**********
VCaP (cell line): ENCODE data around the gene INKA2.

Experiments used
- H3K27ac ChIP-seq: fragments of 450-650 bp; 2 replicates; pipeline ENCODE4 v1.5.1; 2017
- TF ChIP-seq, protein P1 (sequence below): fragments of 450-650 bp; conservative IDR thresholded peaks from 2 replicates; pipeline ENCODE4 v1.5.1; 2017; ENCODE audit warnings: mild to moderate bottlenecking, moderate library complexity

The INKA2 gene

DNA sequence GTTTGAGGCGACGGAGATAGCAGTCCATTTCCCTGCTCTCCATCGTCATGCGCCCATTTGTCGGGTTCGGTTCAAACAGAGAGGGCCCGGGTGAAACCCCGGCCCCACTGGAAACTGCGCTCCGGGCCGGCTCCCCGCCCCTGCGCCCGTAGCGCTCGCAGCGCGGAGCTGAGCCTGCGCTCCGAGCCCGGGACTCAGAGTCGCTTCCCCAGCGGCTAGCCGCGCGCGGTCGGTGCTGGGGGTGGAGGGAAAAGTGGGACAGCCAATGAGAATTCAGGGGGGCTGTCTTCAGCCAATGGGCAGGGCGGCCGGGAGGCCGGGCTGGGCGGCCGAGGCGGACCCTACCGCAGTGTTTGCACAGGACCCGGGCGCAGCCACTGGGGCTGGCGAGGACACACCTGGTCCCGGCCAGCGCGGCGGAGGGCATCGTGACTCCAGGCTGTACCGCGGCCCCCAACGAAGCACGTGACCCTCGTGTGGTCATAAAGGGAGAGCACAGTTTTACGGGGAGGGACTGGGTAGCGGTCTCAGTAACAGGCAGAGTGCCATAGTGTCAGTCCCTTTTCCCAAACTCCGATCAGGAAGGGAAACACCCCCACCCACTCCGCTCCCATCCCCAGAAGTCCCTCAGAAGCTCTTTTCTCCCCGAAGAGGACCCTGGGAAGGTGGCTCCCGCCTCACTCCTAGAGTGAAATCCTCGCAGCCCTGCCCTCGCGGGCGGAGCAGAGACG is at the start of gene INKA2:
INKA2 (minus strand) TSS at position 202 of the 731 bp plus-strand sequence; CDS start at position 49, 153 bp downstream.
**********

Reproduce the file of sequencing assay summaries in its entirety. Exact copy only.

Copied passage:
VCaP (cell line): ENCODE data around the gene INKA2.

Experiments used
- H3K27ac ChIP-seq: fragments of 450-650 bp; 2 replicates; pipeline ENCODE4 v1.5.1; 2017
- TF ChIP-seq, protein P1 (sequence below): fragments of 450-650 bp; conservative IDR thresholded peaks from 2 replicates; pipeline ENCODE4 v1.5.1; 2017; ENCODE audit warnings: mild to moderate bottlenecking, moderate library complexity

The INKA2 gene

DNA sequence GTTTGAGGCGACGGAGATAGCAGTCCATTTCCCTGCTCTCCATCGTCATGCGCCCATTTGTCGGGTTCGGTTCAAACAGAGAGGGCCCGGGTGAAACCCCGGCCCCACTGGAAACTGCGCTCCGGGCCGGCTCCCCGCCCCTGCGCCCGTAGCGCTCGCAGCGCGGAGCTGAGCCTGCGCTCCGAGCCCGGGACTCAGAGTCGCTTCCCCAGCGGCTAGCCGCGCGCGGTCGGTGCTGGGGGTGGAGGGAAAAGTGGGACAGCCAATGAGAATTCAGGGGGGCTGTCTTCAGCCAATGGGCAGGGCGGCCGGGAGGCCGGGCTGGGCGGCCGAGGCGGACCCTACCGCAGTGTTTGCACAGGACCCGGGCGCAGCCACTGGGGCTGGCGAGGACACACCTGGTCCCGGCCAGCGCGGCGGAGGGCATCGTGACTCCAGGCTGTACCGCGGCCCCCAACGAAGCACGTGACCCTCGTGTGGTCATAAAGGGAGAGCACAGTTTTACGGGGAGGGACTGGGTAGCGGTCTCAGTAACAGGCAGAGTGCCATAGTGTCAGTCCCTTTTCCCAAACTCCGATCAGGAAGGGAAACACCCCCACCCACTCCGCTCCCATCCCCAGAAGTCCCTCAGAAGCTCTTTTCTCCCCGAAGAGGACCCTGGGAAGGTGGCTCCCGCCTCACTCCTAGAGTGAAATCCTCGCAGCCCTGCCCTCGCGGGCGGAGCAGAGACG is at the start of gene INKA2:
INKA2 (minus strand) TSS at position 202 of the 731 bp plus-strand sequence; CDS start at position 49, 153 bp downstream.